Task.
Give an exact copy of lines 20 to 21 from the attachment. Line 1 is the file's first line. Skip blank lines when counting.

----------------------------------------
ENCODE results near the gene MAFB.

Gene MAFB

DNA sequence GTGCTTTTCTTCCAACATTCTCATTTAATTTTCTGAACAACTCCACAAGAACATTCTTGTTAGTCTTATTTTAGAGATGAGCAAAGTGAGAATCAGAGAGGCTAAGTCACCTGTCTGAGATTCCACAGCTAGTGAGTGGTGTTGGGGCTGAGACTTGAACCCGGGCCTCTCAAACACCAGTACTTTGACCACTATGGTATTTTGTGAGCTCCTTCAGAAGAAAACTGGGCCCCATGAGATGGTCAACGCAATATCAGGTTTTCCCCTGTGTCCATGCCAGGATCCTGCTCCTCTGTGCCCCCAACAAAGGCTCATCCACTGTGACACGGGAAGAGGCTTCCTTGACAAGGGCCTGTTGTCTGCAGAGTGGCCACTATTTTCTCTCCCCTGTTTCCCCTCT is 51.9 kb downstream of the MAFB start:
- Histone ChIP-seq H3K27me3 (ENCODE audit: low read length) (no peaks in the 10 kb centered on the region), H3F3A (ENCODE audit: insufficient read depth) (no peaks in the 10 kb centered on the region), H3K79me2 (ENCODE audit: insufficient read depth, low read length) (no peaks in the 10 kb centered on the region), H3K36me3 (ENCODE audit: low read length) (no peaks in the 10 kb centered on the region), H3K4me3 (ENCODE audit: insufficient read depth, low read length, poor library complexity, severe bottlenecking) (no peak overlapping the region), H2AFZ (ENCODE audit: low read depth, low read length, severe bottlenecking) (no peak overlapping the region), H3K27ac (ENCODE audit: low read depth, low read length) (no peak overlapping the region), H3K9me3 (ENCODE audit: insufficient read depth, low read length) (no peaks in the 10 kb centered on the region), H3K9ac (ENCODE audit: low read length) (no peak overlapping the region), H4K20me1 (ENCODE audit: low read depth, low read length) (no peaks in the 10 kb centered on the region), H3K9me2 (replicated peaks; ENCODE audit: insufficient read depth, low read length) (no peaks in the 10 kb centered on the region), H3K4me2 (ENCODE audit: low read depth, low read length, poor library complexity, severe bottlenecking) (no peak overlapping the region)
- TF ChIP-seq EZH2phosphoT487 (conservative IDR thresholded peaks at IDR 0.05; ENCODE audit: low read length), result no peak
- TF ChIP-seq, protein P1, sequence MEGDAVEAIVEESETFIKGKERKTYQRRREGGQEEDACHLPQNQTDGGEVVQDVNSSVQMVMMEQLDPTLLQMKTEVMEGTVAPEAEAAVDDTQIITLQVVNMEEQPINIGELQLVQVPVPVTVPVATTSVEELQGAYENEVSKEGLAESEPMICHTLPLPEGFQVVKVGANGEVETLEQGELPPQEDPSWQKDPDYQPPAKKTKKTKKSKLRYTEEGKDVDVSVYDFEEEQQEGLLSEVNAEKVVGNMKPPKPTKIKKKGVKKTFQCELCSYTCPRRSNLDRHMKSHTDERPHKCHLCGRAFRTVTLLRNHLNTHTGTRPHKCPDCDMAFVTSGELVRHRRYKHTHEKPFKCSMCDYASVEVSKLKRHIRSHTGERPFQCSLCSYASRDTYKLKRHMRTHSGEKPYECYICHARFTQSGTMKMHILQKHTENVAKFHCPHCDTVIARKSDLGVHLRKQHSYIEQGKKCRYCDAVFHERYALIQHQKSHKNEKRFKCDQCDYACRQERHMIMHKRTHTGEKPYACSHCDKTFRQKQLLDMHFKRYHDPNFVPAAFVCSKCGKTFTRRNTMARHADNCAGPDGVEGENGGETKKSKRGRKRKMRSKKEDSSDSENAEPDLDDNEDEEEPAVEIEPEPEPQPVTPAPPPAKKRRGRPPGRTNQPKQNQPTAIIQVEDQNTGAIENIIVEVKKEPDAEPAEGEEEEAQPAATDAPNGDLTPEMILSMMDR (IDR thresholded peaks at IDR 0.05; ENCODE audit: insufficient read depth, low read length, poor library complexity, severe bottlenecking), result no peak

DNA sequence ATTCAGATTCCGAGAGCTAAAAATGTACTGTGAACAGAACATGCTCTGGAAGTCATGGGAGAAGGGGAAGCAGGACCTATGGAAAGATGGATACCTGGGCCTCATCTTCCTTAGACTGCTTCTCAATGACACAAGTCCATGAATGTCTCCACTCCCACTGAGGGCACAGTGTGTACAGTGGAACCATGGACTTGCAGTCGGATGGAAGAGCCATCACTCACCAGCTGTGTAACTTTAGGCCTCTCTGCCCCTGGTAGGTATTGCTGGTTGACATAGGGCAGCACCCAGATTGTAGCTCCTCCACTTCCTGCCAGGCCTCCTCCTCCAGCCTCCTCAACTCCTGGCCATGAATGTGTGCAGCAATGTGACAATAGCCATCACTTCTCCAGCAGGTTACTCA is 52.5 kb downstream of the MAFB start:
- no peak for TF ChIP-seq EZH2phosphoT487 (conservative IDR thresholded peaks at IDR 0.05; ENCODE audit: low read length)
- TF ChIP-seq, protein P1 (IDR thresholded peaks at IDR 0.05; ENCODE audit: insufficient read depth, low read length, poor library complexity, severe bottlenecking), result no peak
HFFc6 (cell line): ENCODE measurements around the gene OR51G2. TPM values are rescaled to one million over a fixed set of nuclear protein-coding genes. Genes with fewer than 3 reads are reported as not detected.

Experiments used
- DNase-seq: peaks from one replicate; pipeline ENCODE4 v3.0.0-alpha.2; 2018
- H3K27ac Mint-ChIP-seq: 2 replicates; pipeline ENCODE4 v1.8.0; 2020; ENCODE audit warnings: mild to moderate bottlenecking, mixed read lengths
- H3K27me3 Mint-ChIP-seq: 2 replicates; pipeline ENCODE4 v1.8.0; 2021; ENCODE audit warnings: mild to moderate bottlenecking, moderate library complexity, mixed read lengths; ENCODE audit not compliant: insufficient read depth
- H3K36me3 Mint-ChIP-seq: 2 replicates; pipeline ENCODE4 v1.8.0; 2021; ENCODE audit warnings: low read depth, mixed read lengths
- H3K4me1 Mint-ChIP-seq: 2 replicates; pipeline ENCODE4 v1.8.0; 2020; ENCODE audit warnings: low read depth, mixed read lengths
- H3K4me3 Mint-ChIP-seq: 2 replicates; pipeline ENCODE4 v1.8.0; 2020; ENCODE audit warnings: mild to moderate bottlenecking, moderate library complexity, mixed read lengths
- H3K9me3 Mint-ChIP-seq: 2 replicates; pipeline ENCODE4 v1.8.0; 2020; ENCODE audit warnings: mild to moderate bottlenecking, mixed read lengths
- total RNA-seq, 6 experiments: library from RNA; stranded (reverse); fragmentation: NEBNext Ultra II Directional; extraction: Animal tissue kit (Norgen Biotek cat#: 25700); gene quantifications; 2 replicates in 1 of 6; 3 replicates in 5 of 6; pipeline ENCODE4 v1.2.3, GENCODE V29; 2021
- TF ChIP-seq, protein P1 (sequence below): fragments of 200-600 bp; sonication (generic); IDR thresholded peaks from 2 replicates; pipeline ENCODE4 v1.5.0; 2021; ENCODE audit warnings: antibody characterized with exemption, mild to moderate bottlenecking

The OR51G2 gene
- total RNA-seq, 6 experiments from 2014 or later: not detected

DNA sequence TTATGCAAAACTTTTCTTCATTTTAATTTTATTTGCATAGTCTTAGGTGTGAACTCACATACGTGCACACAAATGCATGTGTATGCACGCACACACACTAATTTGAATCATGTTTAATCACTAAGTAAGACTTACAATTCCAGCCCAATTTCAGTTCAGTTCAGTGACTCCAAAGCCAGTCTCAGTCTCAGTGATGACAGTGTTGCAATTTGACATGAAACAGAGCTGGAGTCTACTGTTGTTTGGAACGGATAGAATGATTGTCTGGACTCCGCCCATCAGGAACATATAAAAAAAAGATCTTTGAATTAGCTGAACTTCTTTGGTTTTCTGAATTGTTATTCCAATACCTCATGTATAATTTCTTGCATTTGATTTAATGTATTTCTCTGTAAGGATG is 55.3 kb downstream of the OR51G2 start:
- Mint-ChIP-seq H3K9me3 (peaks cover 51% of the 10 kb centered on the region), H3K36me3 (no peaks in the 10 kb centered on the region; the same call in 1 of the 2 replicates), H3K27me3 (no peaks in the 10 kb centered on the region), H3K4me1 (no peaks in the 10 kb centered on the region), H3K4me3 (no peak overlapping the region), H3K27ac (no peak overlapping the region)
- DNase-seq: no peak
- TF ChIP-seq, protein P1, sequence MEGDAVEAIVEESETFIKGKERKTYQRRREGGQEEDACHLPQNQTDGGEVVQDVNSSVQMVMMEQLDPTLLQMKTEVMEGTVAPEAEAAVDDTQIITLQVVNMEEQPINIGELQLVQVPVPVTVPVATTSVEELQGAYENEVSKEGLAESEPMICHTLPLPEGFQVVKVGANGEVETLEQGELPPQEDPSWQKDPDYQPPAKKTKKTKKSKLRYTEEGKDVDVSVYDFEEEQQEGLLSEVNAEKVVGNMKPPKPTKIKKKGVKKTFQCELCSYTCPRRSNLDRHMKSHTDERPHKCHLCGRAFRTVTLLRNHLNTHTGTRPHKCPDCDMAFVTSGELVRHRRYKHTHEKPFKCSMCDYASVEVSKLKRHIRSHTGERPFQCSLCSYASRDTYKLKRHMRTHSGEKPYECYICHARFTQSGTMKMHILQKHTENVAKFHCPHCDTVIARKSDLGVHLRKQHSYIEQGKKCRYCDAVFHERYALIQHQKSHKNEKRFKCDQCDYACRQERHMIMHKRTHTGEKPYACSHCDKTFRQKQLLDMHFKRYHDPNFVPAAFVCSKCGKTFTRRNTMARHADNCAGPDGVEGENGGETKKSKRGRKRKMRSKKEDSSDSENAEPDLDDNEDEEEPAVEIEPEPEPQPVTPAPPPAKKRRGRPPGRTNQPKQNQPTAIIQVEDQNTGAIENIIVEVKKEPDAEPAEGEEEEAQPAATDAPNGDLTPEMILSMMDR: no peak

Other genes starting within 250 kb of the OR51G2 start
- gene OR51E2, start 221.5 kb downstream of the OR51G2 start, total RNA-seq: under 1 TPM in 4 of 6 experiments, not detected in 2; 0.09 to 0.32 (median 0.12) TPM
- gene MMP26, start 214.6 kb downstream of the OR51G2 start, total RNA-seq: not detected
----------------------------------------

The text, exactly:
- TF ChIP-seq, protein P1 (sequence below): fragments of 200-600 bp; sonication (generic); IDR thresholded peaks from 2 replicates; pipeline ENCODE4 v1.5.0; 2021; ENCODE audit warnings: antibody characterized with exemption, mild to moderate bottlenecking

The OR51G2 gene